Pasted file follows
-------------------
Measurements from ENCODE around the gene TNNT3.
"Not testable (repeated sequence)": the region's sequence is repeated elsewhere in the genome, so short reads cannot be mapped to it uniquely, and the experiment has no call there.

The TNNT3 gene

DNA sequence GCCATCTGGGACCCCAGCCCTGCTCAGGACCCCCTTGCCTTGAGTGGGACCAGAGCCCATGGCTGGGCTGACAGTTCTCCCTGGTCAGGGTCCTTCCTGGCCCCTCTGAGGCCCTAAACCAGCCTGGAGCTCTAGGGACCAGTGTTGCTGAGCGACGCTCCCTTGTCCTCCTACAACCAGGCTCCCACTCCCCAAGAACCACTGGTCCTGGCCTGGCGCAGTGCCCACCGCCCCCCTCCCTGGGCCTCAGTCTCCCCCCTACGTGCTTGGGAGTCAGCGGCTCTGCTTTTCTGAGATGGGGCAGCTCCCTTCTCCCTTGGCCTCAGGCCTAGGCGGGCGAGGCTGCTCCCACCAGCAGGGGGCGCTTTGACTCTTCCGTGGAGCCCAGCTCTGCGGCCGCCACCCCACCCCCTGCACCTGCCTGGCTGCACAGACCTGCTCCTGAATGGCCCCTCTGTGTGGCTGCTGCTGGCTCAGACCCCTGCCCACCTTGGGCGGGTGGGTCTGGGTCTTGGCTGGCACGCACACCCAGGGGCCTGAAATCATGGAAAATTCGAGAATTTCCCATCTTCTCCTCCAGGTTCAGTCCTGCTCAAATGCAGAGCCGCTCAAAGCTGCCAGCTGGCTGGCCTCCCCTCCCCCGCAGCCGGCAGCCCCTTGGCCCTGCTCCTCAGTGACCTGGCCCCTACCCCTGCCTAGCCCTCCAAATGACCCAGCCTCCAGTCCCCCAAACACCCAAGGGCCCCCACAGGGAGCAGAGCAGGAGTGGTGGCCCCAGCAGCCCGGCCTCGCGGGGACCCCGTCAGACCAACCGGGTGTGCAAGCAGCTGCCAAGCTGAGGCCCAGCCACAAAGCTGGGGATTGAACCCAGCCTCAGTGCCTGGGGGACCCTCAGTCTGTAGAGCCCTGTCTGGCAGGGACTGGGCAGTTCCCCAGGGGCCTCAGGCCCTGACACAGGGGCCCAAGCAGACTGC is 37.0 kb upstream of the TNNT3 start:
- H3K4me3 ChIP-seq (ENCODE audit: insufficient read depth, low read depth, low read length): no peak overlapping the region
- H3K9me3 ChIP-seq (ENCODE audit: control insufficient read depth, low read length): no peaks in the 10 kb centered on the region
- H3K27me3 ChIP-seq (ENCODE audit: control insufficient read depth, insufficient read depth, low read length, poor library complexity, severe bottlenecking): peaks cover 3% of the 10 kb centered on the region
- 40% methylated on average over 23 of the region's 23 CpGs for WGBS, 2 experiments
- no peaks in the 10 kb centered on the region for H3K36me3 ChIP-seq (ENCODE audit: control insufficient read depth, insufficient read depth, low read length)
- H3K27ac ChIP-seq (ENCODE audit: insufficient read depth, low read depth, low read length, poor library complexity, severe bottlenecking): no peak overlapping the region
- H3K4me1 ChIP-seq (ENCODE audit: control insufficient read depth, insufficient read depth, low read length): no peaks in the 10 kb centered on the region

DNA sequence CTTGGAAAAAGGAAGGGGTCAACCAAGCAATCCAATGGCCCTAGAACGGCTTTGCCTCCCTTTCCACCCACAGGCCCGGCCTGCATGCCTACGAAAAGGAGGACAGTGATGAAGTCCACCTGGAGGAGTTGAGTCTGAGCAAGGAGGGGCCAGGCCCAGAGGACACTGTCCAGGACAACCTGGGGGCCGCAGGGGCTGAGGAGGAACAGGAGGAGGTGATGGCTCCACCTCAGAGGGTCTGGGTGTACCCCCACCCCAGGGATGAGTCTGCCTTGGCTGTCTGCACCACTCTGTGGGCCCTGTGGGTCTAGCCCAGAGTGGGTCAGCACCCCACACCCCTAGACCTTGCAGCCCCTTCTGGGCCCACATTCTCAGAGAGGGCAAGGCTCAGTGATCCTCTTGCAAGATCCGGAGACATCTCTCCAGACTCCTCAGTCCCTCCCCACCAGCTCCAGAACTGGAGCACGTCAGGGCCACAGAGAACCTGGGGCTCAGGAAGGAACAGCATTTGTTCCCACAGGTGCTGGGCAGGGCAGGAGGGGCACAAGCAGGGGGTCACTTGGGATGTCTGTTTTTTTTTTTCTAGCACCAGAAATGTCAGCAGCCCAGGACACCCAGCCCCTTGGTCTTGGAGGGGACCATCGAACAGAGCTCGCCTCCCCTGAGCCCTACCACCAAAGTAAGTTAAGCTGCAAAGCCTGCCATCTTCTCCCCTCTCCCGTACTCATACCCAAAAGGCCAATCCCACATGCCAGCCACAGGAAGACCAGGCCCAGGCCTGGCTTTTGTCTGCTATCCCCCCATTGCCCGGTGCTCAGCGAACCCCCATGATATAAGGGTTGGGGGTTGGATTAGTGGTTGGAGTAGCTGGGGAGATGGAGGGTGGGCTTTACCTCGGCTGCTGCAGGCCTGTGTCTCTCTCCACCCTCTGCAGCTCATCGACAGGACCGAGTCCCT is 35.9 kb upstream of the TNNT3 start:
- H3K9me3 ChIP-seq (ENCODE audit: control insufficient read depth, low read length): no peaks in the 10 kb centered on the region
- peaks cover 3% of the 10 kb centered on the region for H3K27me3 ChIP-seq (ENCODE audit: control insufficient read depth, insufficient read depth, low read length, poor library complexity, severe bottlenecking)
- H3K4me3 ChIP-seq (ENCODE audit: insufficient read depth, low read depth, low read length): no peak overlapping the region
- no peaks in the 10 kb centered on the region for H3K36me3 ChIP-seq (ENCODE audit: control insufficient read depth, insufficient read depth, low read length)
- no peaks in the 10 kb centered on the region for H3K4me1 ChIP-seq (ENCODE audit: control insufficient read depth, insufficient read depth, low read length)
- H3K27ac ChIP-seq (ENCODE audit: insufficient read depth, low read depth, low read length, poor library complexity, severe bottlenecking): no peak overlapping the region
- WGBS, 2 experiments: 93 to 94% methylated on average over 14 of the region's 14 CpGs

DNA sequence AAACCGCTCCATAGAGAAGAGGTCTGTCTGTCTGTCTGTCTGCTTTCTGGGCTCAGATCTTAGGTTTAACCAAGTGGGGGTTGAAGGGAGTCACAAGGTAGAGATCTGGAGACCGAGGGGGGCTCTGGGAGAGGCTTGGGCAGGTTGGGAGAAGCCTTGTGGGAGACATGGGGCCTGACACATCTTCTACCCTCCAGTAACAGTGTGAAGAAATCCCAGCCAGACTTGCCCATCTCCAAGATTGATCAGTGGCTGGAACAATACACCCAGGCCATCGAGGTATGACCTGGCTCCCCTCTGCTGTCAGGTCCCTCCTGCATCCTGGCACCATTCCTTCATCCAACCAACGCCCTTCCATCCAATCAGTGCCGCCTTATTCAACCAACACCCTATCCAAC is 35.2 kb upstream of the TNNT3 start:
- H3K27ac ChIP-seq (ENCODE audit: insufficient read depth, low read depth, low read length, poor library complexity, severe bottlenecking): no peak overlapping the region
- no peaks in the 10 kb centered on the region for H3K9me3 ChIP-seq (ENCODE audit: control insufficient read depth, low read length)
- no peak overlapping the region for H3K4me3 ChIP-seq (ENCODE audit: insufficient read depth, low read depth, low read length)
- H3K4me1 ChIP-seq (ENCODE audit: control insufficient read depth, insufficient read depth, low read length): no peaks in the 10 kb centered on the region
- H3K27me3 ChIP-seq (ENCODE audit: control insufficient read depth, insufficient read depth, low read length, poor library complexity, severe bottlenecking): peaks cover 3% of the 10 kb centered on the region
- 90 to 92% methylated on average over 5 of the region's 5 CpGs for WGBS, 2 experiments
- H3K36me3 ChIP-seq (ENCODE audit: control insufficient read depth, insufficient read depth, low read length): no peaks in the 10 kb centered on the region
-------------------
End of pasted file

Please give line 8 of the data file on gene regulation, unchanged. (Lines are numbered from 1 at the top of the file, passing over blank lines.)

- 40% methylated on average over 23 of the region's 23 CpGs for WGBS, 2 experiments